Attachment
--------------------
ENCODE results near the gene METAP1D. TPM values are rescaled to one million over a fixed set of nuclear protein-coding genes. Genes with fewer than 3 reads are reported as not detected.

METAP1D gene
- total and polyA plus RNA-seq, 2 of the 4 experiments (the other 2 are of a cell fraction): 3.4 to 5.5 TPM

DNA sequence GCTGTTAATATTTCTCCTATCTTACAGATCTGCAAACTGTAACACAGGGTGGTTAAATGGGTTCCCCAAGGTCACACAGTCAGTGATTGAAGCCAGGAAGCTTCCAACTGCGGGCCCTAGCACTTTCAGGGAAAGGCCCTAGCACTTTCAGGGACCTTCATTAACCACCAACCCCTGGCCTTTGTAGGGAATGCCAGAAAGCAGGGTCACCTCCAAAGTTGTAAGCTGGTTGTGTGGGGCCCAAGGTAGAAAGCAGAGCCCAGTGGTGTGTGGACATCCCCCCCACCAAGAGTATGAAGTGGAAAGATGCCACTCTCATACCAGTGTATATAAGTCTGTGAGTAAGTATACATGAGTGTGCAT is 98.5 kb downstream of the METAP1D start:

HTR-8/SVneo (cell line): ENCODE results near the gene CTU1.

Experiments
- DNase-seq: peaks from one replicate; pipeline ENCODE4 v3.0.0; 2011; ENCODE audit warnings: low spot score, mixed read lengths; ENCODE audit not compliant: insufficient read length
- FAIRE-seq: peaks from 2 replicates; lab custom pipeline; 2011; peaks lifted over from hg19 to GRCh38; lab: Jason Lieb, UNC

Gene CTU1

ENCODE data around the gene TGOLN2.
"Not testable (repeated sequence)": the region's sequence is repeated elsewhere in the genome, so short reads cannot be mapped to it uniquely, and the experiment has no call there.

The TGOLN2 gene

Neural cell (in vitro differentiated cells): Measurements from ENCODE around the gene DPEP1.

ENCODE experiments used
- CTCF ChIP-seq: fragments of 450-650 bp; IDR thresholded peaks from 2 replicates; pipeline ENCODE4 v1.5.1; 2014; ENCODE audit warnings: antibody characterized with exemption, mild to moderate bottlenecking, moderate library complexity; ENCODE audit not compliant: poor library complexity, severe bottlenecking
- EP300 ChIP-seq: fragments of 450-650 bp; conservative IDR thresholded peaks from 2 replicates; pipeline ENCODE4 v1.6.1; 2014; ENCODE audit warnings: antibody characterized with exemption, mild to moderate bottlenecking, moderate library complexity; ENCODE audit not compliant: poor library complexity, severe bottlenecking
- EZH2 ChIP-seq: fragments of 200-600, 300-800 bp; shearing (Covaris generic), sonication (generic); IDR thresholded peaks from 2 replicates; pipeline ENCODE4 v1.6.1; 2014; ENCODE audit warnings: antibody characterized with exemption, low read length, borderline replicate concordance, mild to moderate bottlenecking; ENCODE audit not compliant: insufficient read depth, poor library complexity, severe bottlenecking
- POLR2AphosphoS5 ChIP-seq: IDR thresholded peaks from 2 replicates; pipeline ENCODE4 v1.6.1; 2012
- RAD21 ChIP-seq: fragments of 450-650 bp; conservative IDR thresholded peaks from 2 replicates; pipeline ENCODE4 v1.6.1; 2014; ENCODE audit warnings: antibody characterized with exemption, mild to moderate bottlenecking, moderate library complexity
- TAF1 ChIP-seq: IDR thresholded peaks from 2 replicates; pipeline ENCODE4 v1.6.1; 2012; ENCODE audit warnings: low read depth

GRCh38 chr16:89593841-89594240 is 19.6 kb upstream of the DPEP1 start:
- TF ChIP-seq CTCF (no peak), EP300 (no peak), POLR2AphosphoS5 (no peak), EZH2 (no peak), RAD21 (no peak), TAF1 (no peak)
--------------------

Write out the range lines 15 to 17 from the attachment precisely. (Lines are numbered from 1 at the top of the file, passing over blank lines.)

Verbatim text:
- CTCF ChIP-seq: fragments of 450-650 bp; IDR thresholded peaks from 2 replicates; pipeline ENCODE4 v1.5.1; 2014; ENCODE audit warnings: antibody characterized with exemption, mild to moderate bottlenecking, moderate library complexity; ENCODE audit not compliant: poor library complexity, severe bottlenecking
- EP300 ChIP-seq: fragments of 450-650 bp; conservative IDR thresholded peaks from 2 replicates; pipeline ENCODE4 v1.6.1; 2014; ENCODE audit warnings: antibody characterized with exemption, mild to moderate bottlenecking, moderate library complexity; ENCODE audit not compliant: poor library complexity, severe bottlenecking
- EZH2 ChIP-seq: fragments of 200-600, 300-800 bp; shearing (Covaris generic), sonication (generic); IDR thresholded peaks from 2 replicates; pipeline ENCODE4 v1.6.1; 2014; ENCODE audit warnings: antibody characterized with exemption, low read length, borderline replicate concordance, mild to moderate bottlenecking; ENCODE audit not compliant: insufficient read depth, poor library complexity, severe bottlenecking